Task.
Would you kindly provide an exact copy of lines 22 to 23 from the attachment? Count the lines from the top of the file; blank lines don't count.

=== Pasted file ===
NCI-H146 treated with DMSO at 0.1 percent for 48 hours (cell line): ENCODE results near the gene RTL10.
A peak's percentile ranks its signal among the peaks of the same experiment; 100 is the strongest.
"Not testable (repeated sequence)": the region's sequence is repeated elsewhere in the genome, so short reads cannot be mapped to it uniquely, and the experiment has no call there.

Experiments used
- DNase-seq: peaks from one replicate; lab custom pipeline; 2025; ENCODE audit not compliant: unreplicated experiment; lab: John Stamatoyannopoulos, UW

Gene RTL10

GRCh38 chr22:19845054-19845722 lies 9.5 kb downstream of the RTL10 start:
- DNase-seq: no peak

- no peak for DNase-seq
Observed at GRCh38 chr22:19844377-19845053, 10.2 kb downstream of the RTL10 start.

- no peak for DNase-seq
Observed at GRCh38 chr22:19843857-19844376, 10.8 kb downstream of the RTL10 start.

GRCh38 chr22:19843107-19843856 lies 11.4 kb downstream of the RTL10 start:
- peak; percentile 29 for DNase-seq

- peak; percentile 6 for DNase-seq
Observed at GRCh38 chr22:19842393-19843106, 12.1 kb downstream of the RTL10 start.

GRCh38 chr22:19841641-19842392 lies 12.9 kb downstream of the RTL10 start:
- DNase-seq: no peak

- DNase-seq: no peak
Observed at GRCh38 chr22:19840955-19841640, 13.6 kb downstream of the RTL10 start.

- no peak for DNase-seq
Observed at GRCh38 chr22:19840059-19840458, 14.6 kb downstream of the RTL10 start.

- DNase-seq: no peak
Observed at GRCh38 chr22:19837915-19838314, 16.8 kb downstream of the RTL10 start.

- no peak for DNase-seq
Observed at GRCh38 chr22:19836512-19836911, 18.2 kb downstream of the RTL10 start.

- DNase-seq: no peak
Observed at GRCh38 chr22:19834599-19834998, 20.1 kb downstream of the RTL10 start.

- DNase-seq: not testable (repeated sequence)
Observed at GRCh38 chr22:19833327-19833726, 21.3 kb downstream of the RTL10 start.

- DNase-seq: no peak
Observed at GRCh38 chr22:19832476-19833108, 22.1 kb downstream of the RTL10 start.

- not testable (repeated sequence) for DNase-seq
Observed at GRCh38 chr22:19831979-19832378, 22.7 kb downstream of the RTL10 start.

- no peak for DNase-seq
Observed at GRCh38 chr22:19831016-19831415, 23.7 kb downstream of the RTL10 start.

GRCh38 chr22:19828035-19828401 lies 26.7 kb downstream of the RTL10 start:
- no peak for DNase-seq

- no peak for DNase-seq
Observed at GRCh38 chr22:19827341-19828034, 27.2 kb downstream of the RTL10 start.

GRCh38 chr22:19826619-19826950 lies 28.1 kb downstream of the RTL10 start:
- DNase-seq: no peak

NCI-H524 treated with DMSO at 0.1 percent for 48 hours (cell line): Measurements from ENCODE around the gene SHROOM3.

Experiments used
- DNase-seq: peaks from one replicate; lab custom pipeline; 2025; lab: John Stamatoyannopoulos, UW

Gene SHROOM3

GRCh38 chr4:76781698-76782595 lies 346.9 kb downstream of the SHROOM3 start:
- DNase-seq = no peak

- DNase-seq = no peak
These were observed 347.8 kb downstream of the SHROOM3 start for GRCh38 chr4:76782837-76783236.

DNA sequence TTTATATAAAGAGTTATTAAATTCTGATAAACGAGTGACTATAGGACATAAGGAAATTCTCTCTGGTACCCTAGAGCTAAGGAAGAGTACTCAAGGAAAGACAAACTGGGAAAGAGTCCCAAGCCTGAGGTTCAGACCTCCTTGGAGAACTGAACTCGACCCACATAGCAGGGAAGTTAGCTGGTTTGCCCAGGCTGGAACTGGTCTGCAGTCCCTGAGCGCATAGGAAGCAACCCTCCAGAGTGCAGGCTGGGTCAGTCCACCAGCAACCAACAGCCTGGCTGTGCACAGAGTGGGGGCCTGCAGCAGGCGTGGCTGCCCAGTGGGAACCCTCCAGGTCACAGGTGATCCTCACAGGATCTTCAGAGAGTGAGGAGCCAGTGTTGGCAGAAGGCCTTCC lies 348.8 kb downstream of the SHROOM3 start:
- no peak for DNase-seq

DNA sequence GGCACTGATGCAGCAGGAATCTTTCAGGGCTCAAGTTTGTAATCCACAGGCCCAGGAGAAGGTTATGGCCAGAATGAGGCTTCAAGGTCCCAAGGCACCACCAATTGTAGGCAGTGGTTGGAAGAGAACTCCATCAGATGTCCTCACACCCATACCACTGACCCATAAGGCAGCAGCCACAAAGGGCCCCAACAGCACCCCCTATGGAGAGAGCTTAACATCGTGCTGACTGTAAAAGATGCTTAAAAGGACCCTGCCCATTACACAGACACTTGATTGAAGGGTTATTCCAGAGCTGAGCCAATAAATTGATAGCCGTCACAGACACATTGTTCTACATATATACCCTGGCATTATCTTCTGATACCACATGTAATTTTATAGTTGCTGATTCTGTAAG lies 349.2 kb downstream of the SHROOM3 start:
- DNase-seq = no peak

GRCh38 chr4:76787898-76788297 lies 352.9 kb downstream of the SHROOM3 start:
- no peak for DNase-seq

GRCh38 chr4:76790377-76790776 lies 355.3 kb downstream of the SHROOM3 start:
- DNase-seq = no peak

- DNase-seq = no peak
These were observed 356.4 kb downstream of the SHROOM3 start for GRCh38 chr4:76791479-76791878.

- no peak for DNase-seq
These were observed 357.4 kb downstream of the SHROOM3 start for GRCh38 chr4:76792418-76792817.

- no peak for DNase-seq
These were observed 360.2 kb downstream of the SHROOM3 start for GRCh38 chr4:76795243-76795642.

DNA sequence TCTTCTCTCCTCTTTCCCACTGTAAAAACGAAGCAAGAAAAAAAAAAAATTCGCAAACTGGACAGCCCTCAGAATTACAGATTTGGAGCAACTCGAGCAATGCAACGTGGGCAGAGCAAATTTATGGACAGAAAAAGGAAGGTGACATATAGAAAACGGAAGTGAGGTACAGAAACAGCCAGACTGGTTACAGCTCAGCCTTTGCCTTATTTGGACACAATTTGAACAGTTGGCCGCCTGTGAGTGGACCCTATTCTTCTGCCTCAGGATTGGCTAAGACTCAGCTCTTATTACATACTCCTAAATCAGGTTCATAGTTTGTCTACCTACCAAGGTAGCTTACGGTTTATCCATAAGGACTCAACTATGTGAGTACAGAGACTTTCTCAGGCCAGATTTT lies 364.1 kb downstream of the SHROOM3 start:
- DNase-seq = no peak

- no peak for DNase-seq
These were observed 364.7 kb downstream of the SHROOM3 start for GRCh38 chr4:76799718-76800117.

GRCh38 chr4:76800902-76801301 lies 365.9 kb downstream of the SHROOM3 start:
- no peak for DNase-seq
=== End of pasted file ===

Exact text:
Observed at GRCh38 chr22:19840059-19840458, 14.6 kb downstream of the RTL10 start.

- DNase-seq: no peak